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If I have a User object with the properties/fields 'firstName' and 'lastName'. Would it always be best to set and get each field with a firstName and lastName getter/setter, or would a simple 'name' getter/setter be acceptable?

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up vote 1 down vote accepted

It largely depends on what language you're planning to use these variables in. In languages where accessors (gets) and mutators (sets) are written out by hand and aren't inherently present, there are a number of ways to handle these functions.

Public variables are generally frowned upon, but provide direct access to use and change the values. People can argue for or against public and protected variables, but general consensus in OOP is that you should keep your data to yourself. Since you have already mentioned get/set, we'll assume you're not going to be doing this.

Another way to address access to the variables is to return a reference, but as in the first example, your mileage may vary. There's a lot of responsibility in providing direct access and a lot of that is left directly on the user's shoulders. If you're planning to have people other than yourself working with this class, it's not especially safe to give them such access.

Standard getName() and setName() functions are the simplest way to handle it and provide a format that can be easily updated without changing the interface. Once your program is a decent size, refactoring interface changes can become a nightmare. This route allows you do gut the functions without changing anything else in your code.

In languages that support it, you can write overloaded functions that will decide based on syntax whether you want to retrieve the data or change the data. This follows the same basic idea as your standard get/set, however the calling syntax would be more akin to"Joebob Peoplesmith") or name = The way of going about this varies language to language, as does the ability.

Finally, some languages have built-in access for variables that are declared in certain ways. A good example is Objective-C's property, which can be synthesized with a private variable for direct access as a get/set interface. In this format, to access NSString *m_pFirstName, you can create @property NSString *firstName and then @synthesize firstName = m_pFirstName. The get/set is implicitly handled by user.firstName as if it were a local variable.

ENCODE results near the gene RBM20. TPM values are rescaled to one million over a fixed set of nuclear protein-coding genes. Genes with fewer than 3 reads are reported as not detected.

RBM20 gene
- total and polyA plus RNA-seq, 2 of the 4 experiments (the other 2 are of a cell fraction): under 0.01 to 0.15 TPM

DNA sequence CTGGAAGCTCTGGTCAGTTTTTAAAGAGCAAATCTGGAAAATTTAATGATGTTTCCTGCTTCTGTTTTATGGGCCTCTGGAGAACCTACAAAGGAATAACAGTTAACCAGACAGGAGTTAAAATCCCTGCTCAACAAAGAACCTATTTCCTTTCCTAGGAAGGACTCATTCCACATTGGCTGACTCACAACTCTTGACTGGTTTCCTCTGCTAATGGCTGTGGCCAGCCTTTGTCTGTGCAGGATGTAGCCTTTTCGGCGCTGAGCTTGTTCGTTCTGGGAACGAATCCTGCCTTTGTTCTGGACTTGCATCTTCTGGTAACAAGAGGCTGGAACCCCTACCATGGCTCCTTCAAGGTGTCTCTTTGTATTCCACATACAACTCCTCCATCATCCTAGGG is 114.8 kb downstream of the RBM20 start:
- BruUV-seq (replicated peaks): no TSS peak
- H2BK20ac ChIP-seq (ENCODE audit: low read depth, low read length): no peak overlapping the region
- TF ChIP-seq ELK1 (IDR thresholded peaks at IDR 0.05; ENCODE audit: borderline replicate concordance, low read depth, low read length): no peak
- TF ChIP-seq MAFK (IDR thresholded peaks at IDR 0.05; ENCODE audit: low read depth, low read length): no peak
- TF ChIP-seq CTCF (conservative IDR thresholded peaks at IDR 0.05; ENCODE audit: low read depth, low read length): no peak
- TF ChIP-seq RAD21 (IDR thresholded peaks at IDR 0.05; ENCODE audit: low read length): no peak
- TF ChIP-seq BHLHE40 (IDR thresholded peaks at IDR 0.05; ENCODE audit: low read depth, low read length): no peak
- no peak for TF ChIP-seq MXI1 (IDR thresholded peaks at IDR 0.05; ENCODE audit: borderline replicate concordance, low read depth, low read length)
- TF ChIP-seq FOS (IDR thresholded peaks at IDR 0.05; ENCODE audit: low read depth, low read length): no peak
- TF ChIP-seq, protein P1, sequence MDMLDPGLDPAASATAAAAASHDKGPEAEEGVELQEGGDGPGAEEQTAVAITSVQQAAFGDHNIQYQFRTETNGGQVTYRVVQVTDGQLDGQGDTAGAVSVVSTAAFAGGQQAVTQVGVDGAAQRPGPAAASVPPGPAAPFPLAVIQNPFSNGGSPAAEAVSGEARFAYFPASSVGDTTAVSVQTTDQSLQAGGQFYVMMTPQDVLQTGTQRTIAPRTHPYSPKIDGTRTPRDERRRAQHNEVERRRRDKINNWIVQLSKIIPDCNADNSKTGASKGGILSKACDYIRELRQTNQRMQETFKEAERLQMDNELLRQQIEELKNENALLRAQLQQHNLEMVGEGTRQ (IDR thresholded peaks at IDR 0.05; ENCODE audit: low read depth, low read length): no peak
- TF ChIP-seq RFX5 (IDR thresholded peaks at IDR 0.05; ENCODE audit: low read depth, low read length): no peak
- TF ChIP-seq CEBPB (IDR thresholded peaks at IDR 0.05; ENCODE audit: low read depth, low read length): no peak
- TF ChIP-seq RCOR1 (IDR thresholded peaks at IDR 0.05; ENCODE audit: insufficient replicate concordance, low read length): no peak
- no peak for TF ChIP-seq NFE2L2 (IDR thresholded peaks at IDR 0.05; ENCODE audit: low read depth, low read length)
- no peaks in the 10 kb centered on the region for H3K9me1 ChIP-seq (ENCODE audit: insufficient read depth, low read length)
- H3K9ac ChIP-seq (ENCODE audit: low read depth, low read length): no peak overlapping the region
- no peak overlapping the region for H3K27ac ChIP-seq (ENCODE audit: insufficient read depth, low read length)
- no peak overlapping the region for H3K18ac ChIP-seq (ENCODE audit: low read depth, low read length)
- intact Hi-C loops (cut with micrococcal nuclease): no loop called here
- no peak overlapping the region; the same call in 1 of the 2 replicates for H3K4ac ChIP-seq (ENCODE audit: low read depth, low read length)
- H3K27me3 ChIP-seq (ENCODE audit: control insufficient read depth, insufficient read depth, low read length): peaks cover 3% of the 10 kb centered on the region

As for combining your firstName and lastName, that is a personal choice and should be decided based on whether or not you would ever want/need to change anything individually. Ask yourself:

  • Do I ever need to just change firstName or lastName?
  • Do I ever need to just access firstName or lastName?
  • How do I plan to return firstName + lastName? (an array? a combined string?)
  • Who will be using these functions? (other developers? other classes?)
  • Will this be self-explanatory to newcomers? (easy to understand? easy to use? 'fool-proof'?)
  • Is there a data structure that can help me?

Overall, you need to research your options based on language restrictions and plan out how you will be using your variables before making your decisions. Avoid having to refactor mid-development if at all possible. Hope this helps!

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Hi @joverboard, thank you very much for your time to write such a detailed response! I greatly appreciate the insights and will think about my approach relative to the platform I'll be utilizing. Your examples really helped shed light on what you were writing about. Cheers! – Nathaniel B Jun 5 '12 at 16:49

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